In contention

First look at the cover of the Vanity Fair 2016 Hollywood issue.

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For anyone interested in American cinema past and present, Vanity Fair’s March edition is something of an annual institution. From the portfolio of portraits to the in-depth feature articles on the Hollywood of yesteryear, it is not to be missed, and the cover, with its group portrait, is quite properly famous in its own right. First images of this year’s cover, photographed by Annie Leibovitz in her usual inimitable style, were released on vanityfair.com yesterday and in the UK press today,

It was in 1940 that David O. Selznick had to call in a favour so that Hattie McDaniel might be admitted to the then ‘whites-only’ Ambassador Hotel on Oscars night, as a nominee in the ‘Best Supporting Actress’ category for her key performance as ‘Mammy’ in Gone With The Wind.  Today, the presence of three black actresses in the Vanity Fair line-up is being interpreted as a direct response to the Academy’s failure to nominate a black person in any of the major categories, for which its members have been subjected to censure from many quarters. From left to right, Viola Davis (looking a stylish world away from her Oscar-nominated role in 2011’s The Help), Lupita Nyong (last year’s winner in the Best Supporting Actress category for 12 Years a Slave) and Gugu Mbatha-Raw (star of Belle in 2013 and the upcoming Free State of Jones) appear alongside Jane Fonda, Cate Blanchett (Carol), Jennifer Lawrence (Joy), Charlotte Rampling (45 Years), Brie Larson (Room), Rachel Weisz, Alicia Vikander (The Danish Girl), Dame Helen Mirren, Saoirse Ronan (Brooklyn) and Diane Keaton.

Among these women, Rampling has attracted vitriol for the views she expressed soon after the Oscar nominations were announced. In a poorly-judged and timed remark, she suggested that the reason there were no black nominees might be because no black talent had produced a performance worthy of the accolade. She has since sought to clarify her intent, stating that ‘in an ideal world every performance will be given equal opportunities for consideration.’ While there is a point to be made here about positive discrimination, and I am fairly sure that no one would want to see a black performance nominated just to meet some quota requirement, it remains a travesty that so few films (whether of quality or not) feature black actors and actresses. In this, of course, they are subjected to a sidelining which denies truth in modern society and which is similar to that afflicting actresses of a certain age – a situation with which Rampling should surely have some sympathy. Like Fonda, Mirren and Keaton, she does at least have the advantage of having made a name for herself when young and possibly the luxury of being able to pick and choose roles with genuine artistic credentials now.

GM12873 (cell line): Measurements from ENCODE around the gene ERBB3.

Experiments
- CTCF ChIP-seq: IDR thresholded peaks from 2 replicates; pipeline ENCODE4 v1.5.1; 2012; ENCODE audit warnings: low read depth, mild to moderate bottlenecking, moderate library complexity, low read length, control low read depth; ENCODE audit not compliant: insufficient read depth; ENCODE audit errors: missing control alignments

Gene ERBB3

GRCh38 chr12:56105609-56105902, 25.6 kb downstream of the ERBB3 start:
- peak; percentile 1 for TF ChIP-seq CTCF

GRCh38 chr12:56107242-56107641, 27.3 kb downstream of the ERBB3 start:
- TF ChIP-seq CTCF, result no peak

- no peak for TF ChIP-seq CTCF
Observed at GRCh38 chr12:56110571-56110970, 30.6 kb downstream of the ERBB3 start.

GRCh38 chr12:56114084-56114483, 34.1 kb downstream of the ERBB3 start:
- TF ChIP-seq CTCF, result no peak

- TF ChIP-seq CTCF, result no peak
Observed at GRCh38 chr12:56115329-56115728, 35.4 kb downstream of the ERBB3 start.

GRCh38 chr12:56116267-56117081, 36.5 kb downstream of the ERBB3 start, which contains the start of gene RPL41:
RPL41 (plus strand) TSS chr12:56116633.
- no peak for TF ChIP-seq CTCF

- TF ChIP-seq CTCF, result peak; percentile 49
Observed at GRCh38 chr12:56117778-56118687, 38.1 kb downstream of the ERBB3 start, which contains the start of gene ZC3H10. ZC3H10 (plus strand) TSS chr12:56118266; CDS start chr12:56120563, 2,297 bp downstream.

Let us not forget that the women-only line-up is, in itself, something of an anomaly for Hollywood; even Vanity Fair has not featured an all-woman cover since 2001. Seventy-six years after Hattie McDaniel won her award on Oscars night, how sad it is that we are expected to praise, or even comment upon, this year’s cover as something groundbreaking or bold in its choice of subjects – on any level.

Secondary to all of this, but interesting nonetheless, is the decision to clothe the thirteen featured actresses exclusively in black. The reasoning behind this, according to Vanity Fair’s fashion and style director Jessica Diehl, was that ‘[it] lets each actress’s face stand out.’ Yet, for me, the overall impression is one of bleakness, a sombre Hollywood, stripped of glamour in spite of the sequins or frou-frou satin on display, which seems a strange choice in celebrating these actresses, where a little joie de vivre would not have gone amiss. The effect is heightened by expressions of almost universal sulkiness. Perhaps this was supposed to be a reflection of generally more austere, less frivolous times? If so, it is an ethic at once both emphasised and challenged by Diane Keaton’s choice to wear clothes taken from her own (inevitably eccentric) wardrobe and to look cheerful while doing so; she is the only one of the thirteen to have smiled for the camera. Whatever the surrounding circumstances, the star of features as diverse as Annie Hall and Baby Boom continues to inspire and amuse.

Lady Eve copy

 

© Lipgloss and Wellies 2016

Image from vanityfair.com.

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